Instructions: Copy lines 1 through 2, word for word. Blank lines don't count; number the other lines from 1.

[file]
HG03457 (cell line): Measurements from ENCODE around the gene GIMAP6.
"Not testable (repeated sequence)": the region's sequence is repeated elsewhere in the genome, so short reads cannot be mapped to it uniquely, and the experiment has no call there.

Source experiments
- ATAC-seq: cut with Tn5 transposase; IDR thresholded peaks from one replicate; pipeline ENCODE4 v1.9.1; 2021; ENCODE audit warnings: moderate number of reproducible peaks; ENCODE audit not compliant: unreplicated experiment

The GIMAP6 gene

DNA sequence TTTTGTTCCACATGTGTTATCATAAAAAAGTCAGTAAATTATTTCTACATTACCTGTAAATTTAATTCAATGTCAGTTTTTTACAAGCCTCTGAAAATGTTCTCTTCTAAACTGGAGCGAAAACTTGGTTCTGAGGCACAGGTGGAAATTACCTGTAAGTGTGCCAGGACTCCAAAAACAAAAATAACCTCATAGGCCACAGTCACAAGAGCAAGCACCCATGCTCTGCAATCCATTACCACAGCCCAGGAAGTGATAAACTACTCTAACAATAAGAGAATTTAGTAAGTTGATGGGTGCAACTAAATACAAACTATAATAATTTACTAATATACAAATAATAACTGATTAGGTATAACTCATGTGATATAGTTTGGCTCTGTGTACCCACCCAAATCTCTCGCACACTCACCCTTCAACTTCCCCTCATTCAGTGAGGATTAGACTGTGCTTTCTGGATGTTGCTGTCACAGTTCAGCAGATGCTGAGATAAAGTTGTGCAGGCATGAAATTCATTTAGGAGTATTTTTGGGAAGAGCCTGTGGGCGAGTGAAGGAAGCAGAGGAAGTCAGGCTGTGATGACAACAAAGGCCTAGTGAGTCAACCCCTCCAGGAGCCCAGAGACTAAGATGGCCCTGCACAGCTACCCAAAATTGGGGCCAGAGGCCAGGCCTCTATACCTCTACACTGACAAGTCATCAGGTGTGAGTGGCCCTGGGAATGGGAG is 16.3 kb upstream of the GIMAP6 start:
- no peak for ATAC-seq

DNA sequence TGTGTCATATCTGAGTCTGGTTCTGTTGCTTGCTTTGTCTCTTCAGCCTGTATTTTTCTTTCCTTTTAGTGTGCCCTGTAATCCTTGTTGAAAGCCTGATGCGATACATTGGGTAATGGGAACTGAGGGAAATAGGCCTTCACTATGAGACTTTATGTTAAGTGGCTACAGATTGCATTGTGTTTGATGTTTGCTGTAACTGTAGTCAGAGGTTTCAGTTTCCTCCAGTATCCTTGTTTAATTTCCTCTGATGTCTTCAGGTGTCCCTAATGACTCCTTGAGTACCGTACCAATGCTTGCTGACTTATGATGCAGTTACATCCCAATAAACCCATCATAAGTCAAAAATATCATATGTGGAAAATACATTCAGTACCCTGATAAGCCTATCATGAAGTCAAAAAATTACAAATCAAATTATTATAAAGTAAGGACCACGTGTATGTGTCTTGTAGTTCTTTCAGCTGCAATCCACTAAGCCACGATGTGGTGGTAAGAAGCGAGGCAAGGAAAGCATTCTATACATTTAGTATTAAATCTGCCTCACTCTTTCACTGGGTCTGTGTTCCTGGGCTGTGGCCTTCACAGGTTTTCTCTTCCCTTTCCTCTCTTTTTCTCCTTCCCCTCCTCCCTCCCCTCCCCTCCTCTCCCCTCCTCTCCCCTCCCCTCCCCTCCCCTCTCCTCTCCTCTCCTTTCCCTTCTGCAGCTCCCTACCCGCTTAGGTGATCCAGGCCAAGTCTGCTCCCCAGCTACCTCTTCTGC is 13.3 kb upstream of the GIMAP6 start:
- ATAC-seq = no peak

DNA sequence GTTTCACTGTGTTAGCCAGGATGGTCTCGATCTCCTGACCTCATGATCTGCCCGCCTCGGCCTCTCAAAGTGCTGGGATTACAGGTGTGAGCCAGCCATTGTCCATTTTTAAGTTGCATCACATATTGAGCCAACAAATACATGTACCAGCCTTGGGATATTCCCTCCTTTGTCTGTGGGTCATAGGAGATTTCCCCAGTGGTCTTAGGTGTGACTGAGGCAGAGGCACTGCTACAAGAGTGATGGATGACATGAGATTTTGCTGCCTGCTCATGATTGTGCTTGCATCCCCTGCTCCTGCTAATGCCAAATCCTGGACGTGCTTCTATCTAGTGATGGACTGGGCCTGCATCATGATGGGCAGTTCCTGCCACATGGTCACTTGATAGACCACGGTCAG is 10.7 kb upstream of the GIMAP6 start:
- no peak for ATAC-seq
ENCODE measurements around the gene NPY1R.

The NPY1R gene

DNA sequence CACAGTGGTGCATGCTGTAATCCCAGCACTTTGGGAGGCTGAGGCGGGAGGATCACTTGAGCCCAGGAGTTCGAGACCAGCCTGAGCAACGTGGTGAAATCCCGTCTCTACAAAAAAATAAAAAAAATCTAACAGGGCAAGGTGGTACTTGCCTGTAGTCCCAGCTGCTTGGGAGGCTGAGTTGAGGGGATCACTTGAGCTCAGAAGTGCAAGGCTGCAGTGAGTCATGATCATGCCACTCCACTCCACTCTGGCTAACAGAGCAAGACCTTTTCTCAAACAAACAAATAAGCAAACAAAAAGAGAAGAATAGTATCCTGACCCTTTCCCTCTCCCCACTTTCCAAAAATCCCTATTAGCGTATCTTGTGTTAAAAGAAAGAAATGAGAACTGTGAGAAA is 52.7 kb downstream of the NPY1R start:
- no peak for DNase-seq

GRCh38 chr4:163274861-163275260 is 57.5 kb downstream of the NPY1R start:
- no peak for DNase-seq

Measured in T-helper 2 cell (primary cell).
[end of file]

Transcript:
HG03457 (cell line): Measurements from ENCODE around the gene GIMAP6.
"Not testable (repeated sequence)": the region's sequence is repeated elsewhere in the genome, so short reads cannot be mapped to it uniquely, and the experiment has no call there.